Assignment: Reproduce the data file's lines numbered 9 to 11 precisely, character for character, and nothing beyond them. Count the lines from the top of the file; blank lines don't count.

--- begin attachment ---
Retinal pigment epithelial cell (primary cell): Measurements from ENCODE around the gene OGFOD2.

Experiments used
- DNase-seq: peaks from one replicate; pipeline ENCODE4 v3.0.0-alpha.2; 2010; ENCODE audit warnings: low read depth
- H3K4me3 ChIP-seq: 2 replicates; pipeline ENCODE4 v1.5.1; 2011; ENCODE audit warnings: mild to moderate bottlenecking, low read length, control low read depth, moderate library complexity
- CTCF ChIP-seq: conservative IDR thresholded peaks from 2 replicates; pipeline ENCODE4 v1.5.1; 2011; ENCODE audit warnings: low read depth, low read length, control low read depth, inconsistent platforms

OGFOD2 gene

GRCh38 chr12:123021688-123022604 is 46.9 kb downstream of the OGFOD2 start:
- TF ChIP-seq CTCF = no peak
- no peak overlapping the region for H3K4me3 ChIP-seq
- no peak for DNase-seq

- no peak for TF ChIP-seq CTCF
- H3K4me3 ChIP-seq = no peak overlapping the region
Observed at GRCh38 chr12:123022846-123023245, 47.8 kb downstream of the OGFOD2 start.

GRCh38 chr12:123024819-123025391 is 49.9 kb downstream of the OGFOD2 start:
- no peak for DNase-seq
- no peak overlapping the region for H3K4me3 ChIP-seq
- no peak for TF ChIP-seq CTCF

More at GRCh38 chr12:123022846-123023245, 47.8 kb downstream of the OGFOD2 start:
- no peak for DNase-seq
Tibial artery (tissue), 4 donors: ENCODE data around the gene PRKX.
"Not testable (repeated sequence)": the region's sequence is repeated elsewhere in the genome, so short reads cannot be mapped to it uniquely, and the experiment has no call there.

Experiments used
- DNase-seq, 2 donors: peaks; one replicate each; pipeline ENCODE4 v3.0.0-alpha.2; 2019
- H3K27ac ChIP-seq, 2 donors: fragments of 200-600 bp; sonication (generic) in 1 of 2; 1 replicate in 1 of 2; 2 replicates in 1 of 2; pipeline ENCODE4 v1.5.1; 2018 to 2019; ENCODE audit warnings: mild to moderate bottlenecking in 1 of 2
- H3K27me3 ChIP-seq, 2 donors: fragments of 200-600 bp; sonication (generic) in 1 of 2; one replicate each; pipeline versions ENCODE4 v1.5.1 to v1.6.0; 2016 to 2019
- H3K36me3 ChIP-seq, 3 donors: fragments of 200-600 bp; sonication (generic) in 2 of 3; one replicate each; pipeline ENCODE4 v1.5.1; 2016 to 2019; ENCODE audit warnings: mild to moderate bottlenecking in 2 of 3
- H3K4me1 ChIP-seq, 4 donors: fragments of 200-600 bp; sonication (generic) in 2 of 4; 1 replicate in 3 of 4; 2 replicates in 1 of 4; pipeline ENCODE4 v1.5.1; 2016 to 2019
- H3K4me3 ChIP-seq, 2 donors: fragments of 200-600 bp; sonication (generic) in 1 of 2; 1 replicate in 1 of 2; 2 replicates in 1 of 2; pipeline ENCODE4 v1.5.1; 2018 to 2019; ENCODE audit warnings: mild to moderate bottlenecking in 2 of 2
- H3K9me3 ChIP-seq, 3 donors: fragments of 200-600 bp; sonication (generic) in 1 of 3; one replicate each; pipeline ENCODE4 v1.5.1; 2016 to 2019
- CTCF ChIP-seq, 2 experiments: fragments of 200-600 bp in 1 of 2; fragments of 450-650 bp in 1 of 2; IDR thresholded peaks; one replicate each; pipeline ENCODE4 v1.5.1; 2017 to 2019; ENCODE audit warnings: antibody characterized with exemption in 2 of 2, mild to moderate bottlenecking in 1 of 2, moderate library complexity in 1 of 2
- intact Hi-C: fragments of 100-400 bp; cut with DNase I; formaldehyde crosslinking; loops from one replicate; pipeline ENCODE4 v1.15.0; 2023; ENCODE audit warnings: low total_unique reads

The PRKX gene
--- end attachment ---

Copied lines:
- no peak overlapping the region for H3K4me3 ChIP-seq
- no peak for DNase-seq

- no peak for TF ChIP-seq CTCF